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October 1986

The Living Kidney Donor: Alive and Well

Author Affiliations

From the Department of Medicine, Rochester General Hospital, University of Rochester School of Medicine, Rochester, NY (Dr A. Spital) and the Department of Psychiatry, Cornell Medical Center, Westchester Division, White Plains, NY (Dr M. Spital). Dr. R. Spital (Columbia, Md) is a member of the American Association of Physicists in Medicine.

Arch Intern Med. 1986;146(10):1993-1996. doi:10.1001/archinte.1986.00360220153026

• The results of cadaveric renal transplantation have markedly improved in recent years. Concurrently, a few long-term follow-up studies of living kidney donors found an increased incidence of proteinuria and hypertension. As a result, some have argued that living donors should no longer be the preferred source of kidneys. To see if transplant centers are moving away from the use of living donors, we sent a questionnaire to all US transplant centers. The results of our survey show that rather than becoming extinct, living donors are still the preferred source of kidneys at most US transplant centers. In fact, new ways are being sought to increase the supply of living kidney donors.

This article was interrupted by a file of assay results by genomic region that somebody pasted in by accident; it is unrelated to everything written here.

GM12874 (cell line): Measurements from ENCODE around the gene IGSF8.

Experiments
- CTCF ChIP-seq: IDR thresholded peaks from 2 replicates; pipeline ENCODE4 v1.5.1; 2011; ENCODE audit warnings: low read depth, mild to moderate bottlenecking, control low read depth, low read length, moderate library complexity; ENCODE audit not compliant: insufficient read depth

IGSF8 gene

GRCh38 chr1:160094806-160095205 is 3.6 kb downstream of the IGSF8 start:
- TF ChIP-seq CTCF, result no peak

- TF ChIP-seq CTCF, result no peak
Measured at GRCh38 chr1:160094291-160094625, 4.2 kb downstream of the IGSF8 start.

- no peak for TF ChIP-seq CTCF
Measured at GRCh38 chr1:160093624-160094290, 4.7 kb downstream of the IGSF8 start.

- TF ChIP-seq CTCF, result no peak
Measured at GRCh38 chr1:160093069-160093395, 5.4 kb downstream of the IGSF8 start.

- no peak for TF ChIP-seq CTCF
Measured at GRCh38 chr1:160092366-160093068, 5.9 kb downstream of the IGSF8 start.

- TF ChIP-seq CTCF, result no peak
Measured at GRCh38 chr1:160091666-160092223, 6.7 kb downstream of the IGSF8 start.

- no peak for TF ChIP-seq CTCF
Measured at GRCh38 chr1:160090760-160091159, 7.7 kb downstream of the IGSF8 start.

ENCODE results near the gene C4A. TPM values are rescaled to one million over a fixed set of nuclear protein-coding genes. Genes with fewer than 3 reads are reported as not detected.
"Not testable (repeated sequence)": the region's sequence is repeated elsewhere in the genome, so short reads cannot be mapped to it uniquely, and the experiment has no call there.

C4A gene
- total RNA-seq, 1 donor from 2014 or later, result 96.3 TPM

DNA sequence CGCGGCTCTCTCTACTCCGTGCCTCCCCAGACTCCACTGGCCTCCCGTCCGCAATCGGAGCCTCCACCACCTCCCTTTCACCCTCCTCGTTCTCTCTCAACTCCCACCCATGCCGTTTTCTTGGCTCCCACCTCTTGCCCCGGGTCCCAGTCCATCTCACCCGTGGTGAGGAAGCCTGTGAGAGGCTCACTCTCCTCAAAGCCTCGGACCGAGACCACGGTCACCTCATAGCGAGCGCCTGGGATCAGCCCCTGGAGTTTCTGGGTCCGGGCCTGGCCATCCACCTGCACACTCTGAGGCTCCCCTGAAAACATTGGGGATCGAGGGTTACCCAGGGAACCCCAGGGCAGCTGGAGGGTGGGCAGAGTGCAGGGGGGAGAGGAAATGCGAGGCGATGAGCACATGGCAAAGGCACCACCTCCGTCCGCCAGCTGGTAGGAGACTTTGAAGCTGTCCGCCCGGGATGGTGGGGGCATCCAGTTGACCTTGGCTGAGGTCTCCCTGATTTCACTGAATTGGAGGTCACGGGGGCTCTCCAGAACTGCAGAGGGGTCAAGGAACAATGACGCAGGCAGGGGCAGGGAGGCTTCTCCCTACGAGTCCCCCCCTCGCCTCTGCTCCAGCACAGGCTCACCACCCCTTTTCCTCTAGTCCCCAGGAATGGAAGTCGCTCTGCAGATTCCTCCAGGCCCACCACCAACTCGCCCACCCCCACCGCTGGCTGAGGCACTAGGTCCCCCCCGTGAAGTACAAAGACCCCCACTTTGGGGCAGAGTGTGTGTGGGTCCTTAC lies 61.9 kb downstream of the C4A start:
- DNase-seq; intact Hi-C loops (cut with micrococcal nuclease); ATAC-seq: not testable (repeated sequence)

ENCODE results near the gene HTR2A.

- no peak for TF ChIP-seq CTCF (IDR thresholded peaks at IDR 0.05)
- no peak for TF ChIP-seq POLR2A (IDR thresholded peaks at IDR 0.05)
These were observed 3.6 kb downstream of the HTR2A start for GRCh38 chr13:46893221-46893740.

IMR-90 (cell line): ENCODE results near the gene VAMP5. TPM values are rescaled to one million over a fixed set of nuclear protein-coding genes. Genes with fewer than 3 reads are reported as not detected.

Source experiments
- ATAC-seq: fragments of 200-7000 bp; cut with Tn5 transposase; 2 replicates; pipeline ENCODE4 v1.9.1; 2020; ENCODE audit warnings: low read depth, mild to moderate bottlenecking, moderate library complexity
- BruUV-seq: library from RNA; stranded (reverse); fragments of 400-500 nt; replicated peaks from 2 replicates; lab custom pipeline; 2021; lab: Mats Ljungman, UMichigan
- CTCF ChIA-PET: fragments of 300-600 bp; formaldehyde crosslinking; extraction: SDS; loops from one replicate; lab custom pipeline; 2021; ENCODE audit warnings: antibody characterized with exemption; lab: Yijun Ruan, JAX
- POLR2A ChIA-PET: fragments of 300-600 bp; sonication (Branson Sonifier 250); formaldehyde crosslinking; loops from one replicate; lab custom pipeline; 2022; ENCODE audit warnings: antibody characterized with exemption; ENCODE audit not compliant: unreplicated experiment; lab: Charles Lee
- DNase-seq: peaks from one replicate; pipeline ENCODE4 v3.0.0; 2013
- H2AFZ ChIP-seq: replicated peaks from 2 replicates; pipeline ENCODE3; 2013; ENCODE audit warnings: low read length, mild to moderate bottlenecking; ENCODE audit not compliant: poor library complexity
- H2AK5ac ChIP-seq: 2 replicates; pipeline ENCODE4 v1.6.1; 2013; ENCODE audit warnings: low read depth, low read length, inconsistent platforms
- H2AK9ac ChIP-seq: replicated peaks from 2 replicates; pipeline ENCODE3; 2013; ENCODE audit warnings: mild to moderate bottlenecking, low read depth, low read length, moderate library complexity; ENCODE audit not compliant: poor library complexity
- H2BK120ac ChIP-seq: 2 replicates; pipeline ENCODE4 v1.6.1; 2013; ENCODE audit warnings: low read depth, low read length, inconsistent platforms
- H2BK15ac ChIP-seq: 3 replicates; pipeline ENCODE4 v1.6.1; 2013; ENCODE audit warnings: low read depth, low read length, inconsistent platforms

(Arch Intern Med 1986;146:1993-1996)

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